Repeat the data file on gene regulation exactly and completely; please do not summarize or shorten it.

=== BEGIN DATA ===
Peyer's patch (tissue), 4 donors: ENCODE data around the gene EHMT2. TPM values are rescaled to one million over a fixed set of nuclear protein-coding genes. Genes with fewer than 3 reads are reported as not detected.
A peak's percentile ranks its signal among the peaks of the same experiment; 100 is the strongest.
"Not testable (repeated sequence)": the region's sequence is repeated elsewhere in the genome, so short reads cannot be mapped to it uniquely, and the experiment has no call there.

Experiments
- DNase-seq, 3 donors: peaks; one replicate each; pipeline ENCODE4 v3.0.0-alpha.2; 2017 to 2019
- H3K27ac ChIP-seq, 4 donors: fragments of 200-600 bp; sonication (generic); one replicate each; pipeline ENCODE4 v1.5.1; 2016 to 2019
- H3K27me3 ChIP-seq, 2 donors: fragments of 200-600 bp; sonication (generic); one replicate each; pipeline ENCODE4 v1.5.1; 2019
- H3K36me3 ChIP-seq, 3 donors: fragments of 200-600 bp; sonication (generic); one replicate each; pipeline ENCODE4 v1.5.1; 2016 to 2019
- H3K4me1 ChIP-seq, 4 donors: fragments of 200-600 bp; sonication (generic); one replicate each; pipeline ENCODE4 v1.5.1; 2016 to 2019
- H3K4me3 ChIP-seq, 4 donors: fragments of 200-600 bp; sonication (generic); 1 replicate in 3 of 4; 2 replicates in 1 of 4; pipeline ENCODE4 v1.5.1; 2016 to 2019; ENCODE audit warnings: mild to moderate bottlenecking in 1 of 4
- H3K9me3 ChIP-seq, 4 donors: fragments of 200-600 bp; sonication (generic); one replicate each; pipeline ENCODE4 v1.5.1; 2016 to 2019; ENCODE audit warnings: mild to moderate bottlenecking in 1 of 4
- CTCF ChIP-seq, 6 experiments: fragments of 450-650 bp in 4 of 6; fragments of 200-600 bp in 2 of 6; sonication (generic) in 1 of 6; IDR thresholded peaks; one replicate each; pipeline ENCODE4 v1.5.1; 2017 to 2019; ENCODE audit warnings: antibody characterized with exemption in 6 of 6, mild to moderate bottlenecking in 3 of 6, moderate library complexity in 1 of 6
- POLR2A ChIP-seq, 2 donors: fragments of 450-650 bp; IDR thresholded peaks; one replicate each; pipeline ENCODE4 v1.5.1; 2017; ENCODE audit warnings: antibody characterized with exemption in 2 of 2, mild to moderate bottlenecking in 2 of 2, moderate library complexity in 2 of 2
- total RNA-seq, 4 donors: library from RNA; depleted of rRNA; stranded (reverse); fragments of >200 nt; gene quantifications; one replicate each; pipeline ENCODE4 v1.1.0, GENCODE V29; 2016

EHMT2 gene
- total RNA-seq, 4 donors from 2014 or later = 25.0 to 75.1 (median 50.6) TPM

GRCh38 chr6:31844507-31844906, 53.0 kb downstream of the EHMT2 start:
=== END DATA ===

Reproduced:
Peyer's patch (tissue), 4 donors: ENCODE data around the gene EHMT2. TPM values are rescaled to one million over a fixed set of nuclear protein-coding genes. Genes with fewer than 3 reads are reported as not detected.
A peak's percentile ranks its signal among the peaks of the same experiment; 100 is the strongest.
"Not testable (repeated sequence)": the region's sequence is repeated elsewhere in the genome, so short reads cannot be mapped to it uniquely, and the experiment has no call there.

Experiments
- DNase-seq, 3 donors: peaks; one replicate each; pipeline ENCODE4 v3.0.0-alpha.2; 2017 to 2019
- H3K27ac ChIP-seq, 4 donors: fragments of 200-600 bp; sonication (generic); one replicate each; pipeline ENCODE4 v1.5.1; 2016 to 2019
- H3K27me3 ChIP-seq, 2 donors: fragments of 200-600 bp; sonication (generic); one replicate each; pipeline ENCODE4 v1.5.1; 2019
- H3K36me3 ChIP-seq, 3 donors: fragments of 200-600 bp; sonication (generic); one replicate each; pipeline ENCODE4 v1.5.1; 2016 to 2019
- H3K4me1 ChIP-seq, 4 donors: fragments of 200-600 bp; sonication (generic); one replicate each; pipeline ENCODE4 v1.5.1; 2016 to 2019
- H3K4me3 ChIP-seq, 4 donors: fragments of 200-600 bp; sonication (generic); 1 replicate in 3 of 4; 2 replicates in 1 of 4; pipeline ENCODE4 v1.5.1; 2016 to 2019; ENCODE audit warnings: mild to moderate bottlenecking in 1 of 4
- H3K9me3 ChIP-seq, 4 donors: fragments of 200-600 bp; sonication (generic); one replicate each; pipeline ENCODE4 v1.5.1; 2016 to 2019; ENCODE audit warnings: mild to moderate bottlenecking in 1 of 4
- CTCF ChIP-seq, 6 experiments: fragments of 450-650 bp in 4 of 6; fragments of 200-600 bp in 2 of 6; sonication (generic) in 1 of 6; IDR thresholded peaks; one replicate each; pipeline ENCODE4 v1.5.1; 2017 to 2019; ENCODE audit warnings: antibody characterized with exemption in 6 of 6, mild to moderate bottlenecking in 3 of 6, moderate library complexity in 1 of 6
- POLR2A ChIP-seq, 2 donors: fragments of 450-650 bp; IDR thresholded peaks; one replicate each; pipeline ENCODE4 v1.5.1; 2017; ENCODE audit warnings: antibody characterized with exemption in 2 of 2, mild to moderate bottlenecking in 2 of 2, moderate library complexity in 2 of 2
- total RNA-seq, 4 donors: library from RNA; depleted of rRNA; stranded (reverse); fragments of >200 nt; gene quantifications; one replicate each; pipeline ENCODE4 v1.1.0, GENCODE V29; 2016

EHMT2 gene
- total RNA-seq, 4 donors from 2014 or later = 25.0 to 75.1 (median 50.6) TPM

GRCh38 chr6:31844507-31844906, 53.0 kb downstream of the EHMT2 start: